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1 SA0951a Entity-Relationship Modelling. 2 What is it about? ER model is used to show the Conceptual schema of an organisation. Independent of specific.

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Presentation on theme: "1 SA0951a Entity-Relationship Modelling. 2 What is it about? ER model is used to show the Conceptual schema of an organisation. Independent of specific."— Presentation transcript:

1 1 SA0951a Entity-Relationship Modelling

2 2 What is it about? ER model is used to show the Conceptual schema of an organisation. Independent of specific data model or DBMS The model is later transformed into a Logical model (e.g. relational) on which the physical database is built The most widely used form of Semantic modelling: attempt to capitalise on knowledge of meaning of data to inform the model So we need a vocabulary

3 3 The Entity Relationship Model Perspective OrganisationInformation System Relational Model Physical data storage ERM Conceptual ModelLogical ModelPhysical Model This was lecture 1!

4 4 Skills and concepts So the concepts we want you to learn today are: – The basics of Entity-Relationship modelling – E ntities – R elationships – A ttributes

5 5 Entities Entity - distinguishable “thing” in the real world – Strong (or regular) entity - entities have an independent existence (e.g. staff) – Weak entity - existence dependent on some other entity (e.g. next of kin) space for attributes Entity type name (singular, no spaces, capital letter at start of each word)

6 6 Attributes Entity types have Attributes (or properties) which associate each entity with a value from a domain of values for that attribute Attributes can be – simple (atomic) e.g. Surname; date of birth – composite e.g. address (street, town, postcode) – multi-valued e.g. phone number – complex nested multi-valued and composite – base or derived e.g. D.O.B. ; age – key Relationship types can also have attributes! (see later)

7 7 Notation for attributes Primary Key marked {PK} Multi-Valued Attribute (number of values in [ ] brackets) Derived Attribute Composite attribute Partial Key - part of composite PK - or of a weak entity {PPK}

8 8 Relationships A relationship is “.. An association among entities (the participants)..” Relationships link entities with each other Name: verb, capital start letter, arrow indicates direction in which verb makes sense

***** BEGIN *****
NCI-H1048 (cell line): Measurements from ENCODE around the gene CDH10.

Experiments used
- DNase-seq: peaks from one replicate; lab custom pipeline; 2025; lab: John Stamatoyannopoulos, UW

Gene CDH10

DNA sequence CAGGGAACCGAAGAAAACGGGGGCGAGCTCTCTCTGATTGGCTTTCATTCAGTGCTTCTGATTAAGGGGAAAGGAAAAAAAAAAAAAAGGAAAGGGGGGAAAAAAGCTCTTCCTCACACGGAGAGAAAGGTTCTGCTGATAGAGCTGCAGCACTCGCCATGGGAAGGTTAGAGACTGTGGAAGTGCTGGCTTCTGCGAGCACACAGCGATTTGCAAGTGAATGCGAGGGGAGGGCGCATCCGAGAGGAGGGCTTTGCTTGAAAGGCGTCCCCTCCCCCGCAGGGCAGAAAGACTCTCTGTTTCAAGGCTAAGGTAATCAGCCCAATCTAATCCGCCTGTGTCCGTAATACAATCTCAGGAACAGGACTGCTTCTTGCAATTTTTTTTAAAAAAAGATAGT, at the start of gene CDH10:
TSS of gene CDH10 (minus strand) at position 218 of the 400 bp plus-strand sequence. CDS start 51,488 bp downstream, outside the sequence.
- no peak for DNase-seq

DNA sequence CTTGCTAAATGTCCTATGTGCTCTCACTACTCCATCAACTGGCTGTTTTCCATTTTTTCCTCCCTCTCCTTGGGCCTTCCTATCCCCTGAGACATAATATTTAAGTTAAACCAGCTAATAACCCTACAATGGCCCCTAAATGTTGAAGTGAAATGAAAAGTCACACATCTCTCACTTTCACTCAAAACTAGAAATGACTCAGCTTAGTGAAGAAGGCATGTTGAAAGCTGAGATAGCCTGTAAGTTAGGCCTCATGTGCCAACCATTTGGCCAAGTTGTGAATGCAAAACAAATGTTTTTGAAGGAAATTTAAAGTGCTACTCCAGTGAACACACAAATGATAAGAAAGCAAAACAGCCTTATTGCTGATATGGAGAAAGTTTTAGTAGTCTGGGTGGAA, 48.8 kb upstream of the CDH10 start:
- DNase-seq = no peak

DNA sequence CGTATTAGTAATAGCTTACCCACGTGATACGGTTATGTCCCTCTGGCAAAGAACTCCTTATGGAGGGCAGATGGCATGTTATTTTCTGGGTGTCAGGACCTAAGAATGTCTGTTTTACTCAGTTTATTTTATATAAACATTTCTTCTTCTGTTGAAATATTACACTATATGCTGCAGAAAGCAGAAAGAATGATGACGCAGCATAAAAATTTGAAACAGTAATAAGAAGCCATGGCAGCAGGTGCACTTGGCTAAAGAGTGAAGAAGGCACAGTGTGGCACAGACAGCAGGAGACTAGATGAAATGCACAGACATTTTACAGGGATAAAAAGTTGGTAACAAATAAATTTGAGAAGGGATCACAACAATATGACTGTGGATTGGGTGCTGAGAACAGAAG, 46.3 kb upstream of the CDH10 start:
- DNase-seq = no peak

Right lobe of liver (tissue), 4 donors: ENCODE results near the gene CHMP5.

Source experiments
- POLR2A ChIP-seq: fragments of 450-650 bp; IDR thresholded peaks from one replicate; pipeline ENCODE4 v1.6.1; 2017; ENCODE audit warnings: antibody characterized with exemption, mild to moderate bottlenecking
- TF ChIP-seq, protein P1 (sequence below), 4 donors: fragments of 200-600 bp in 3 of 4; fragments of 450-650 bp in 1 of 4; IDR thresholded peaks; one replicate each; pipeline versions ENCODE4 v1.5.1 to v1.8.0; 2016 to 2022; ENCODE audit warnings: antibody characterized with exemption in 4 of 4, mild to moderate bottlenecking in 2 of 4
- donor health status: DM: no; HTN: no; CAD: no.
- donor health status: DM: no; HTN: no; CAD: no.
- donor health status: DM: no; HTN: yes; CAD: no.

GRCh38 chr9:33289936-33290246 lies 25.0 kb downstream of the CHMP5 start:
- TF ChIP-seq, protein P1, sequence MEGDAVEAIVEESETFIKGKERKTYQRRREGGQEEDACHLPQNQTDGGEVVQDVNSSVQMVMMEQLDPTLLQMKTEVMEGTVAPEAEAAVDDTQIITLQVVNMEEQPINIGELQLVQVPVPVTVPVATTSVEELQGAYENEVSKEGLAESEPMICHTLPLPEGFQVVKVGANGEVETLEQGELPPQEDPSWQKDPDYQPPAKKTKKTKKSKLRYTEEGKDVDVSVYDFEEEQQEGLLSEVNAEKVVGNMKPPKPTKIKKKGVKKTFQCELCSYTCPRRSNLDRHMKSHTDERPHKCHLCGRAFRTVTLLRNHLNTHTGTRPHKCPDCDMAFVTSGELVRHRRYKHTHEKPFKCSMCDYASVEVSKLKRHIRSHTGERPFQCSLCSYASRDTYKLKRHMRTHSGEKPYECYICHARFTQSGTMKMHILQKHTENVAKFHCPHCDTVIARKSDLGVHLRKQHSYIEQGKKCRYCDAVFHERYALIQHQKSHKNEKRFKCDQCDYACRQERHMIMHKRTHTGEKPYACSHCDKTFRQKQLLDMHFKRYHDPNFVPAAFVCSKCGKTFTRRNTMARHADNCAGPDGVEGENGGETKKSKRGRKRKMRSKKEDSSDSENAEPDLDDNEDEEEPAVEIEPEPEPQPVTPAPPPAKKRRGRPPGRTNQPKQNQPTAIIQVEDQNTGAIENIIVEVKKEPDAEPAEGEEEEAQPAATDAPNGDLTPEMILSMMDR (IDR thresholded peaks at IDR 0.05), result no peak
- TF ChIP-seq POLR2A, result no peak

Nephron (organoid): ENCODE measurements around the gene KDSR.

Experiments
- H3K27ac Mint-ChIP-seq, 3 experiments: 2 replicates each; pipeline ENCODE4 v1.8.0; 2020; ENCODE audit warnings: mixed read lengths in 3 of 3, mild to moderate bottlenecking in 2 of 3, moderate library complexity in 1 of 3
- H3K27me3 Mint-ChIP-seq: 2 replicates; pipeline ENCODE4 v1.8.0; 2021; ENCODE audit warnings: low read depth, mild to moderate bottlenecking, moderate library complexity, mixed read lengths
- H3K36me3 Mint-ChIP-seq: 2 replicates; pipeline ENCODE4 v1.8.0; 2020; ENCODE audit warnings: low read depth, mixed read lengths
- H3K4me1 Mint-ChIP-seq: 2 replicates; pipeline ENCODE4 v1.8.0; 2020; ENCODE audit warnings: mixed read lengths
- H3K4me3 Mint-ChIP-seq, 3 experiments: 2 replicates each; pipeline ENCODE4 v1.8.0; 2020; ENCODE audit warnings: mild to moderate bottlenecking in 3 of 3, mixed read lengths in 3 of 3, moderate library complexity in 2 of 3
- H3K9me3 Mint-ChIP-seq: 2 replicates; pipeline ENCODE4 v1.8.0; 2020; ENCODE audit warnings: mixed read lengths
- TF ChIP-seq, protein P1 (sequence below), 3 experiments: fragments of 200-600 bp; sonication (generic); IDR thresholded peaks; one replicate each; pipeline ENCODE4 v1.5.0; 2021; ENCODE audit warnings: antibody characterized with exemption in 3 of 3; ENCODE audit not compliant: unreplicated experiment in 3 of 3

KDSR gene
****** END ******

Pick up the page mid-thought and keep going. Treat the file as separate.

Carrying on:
9 9 Relationships: constraints The degree of a relationship type – binary (connects 2 entity types) – unary/ recursive (connects 1 entity type with itself) – complex (connects 3 or more entity types) Ternary (connects 3) Relationship constraints - cardinality – one to one (1:1) – one to many (1:m) – many to many (m:n) Relationship constraints – participation – full/mandatory – or partial/optional Degree Multiplicity

10 10 Relationships: Degree Binary relationship Complex relationship – here ternary Recursive (Unary) relationship - example

11 11 Relationships: Multiplicity label lines to show cardinality and participation 0..1“zero or one” 0..*“zero or more” 1..1“one” 1..4“between 1 and 4” 1..*“one or more” optional mandatory * Entity1 has a 1:m relationship with Entity2; participation for Entity2 is mandatory, for Entity1 optional.

12 12 Relationships example ManagerDepartment Manages responsibility [1..*] dateAllocated Each department is managed by ONE manager Each manager manages UP TO 3 departments (but need not manage any department) Relationshi p attributes

13 13 Over to You now! See if you can draw an E-R diagram for this scenario – you are already familiar with this! – “A student registers for up to 8 modules and each module has many students on it. Record the student ID, their full name and address and also each module ID and title. We also want to hold the grade attained by each student for each module” Remember to show in your model: – All primary keys, – Entities – Relationships – Attributes

14 14 Unary Example with Data Staff supervises 0..* 0..1  A member of staff may supervise another staff member, but a staff member may be supervised by one or more staff members STAFF MemberAgeSupervisor Grey43Black Black27 Brown35Black White33Brown

15 15 Ternary Diagrams are Tricky! Scenario modified from Connolly & Begg page 350 registers * Try to determine participation/cardinality by operating in pairs “a client at a branch will be registered by one member of staff” “a member of staff will register a client at one branch” “a member of staff at a branch may register many clients” StaffBranch Client

16 16 Key Points ERM – Entities (strong, weak) – Attributes (simple, composite, etc) – Relationships Degree Cardinality participation Model with the UML notation at conceptual level

17 17 Directed Reading Connolly/Begg “Database Systems” (4 th ed.) – Chapter 11 Connolly/Begg “Database Solutions” – Chapter 7 – Rob et al (chapter 5 but the notation is slightly different ***************************************************************** Note that if you read any other database textbook or access any websites you will see other forms of notation used in E-R modelling. Whilst it is fine to broaden your awareness we shall be using the notation of Connolly and Begg. *****************************************************************


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